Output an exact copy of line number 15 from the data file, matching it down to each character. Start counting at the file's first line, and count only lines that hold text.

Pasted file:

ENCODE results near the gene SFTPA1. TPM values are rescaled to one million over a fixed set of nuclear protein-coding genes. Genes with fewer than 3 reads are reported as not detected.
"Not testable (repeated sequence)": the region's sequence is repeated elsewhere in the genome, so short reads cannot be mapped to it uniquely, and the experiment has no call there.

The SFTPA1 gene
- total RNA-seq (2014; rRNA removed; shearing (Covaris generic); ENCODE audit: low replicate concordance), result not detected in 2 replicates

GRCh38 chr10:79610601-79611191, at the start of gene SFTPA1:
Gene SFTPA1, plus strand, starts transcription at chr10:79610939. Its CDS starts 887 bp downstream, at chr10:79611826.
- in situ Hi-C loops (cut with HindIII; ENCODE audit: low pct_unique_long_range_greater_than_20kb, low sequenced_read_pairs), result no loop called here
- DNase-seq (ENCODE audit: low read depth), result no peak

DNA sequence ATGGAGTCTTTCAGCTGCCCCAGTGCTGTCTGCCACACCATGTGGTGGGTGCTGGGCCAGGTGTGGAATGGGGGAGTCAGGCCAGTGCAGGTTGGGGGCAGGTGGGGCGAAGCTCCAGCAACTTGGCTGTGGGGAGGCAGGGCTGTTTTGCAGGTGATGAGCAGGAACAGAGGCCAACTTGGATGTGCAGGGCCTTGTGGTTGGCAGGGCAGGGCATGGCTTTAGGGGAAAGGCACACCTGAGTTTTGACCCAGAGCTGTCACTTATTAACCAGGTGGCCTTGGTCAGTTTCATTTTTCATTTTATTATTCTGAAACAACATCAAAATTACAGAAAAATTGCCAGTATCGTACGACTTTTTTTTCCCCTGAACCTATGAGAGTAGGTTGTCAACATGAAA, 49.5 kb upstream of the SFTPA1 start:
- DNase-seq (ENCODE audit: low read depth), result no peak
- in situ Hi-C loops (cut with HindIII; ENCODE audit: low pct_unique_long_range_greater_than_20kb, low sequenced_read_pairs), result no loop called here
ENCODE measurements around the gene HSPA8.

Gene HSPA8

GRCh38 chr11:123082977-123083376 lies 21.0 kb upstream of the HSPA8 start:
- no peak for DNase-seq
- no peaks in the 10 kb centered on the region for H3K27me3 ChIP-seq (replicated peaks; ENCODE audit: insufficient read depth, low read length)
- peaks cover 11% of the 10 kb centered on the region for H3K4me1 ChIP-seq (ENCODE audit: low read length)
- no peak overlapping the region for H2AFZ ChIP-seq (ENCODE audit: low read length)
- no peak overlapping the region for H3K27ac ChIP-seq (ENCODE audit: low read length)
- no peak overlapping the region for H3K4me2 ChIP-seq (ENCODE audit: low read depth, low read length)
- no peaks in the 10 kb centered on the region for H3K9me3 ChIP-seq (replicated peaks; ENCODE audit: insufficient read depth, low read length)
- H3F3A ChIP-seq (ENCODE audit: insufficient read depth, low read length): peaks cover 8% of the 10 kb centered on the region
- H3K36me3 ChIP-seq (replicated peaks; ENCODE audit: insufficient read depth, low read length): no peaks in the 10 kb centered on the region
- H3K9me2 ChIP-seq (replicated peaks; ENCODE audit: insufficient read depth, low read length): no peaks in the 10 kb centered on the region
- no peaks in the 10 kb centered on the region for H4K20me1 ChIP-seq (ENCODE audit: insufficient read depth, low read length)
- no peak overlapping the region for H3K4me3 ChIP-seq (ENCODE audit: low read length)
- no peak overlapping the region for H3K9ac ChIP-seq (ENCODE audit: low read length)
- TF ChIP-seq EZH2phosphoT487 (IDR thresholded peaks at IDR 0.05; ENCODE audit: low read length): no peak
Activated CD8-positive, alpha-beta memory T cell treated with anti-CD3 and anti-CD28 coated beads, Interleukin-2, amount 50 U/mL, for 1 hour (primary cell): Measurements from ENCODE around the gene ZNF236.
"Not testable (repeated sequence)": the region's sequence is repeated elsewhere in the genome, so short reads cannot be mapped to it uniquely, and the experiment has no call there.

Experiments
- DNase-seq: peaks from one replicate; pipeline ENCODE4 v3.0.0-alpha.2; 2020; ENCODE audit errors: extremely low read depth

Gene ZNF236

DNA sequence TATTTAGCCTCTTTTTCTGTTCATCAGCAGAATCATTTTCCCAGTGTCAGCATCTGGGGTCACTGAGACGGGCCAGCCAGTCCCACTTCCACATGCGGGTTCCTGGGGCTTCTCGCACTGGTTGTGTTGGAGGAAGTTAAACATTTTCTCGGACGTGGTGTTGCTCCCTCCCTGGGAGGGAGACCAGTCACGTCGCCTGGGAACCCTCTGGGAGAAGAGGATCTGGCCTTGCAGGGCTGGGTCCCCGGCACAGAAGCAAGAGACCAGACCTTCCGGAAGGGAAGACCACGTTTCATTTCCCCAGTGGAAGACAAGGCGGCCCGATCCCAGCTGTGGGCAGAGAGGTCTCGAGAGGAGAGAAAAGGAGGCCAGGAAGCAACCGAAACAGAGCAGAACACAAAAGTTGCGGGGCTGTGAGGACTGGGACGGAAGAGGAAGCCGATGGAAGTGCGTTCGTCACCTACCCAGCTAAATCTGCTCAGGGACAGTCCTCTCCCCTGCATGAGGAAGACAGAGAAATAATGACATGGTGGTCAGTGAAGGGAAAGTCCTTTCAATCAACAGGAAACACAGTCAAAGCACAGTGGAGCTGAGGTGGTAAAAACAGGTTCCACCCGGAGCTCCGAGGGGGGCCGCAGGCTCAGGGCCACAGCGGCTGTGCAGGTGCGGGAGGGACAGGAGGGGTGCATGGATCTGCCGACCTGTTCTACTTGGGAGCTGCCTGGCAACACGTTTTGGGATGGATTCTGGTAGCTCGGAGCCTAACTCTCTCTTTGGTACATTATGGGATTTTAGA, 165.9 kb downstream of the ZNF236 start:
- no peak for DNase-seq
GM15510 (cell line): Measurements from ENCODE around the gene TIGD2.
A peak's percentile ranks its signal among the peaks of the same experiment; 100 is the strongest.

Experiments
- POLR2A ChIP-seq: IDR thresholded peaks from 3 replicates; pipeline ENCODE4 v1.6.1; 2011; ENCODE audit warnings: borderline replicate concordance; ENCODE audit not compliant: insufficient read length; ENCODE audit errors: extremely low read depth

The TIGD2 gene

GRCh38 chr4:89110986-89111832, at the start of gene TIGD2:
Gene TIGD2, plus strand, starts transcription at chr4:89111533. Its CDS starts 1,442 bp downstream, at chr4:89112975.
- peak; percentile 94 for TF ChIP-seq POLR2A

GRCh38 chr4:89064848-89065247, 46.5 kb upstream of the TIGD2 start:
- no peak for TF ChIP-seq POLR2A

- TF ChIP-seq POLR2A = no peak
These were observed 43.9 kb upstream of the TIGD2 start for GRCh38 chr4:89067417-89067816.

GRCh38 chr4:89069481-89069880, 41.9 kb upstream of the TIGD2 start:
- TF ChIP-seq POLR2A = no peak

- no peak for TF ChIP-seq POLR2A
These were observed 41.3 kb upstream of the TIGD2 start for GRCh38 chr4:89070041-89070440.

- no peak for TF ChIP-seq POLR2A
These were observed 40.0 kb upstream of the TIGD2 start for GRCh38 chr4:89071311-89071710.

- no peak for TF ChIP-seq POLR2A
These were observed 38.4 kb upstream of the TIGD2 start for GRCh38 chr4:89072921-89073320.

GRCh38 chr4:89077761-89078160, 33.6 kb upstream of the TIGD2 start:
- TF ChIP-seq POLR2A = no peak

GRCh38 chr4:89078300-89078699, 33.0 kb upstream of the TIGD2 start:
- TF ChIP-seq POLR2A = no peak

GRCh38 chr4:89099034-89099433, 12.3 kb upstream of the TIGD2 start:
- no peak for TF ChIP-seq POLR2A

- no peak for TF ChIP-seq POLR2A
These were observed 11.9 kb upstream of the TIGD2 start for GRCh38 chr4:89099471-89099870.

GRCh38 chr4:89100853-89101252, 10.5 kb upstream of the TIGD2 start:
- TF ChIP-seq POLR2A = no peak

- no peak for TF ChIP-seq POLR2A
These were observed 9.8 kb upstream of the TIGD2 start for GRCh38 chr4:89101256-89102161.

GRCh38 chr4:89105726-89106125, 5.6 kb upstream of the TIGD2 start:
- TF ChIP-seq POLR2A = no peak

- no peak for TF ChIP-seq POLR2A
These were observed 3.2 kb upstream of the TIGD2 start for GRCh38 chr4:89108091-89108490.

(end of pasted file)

- no peak for DNase-seq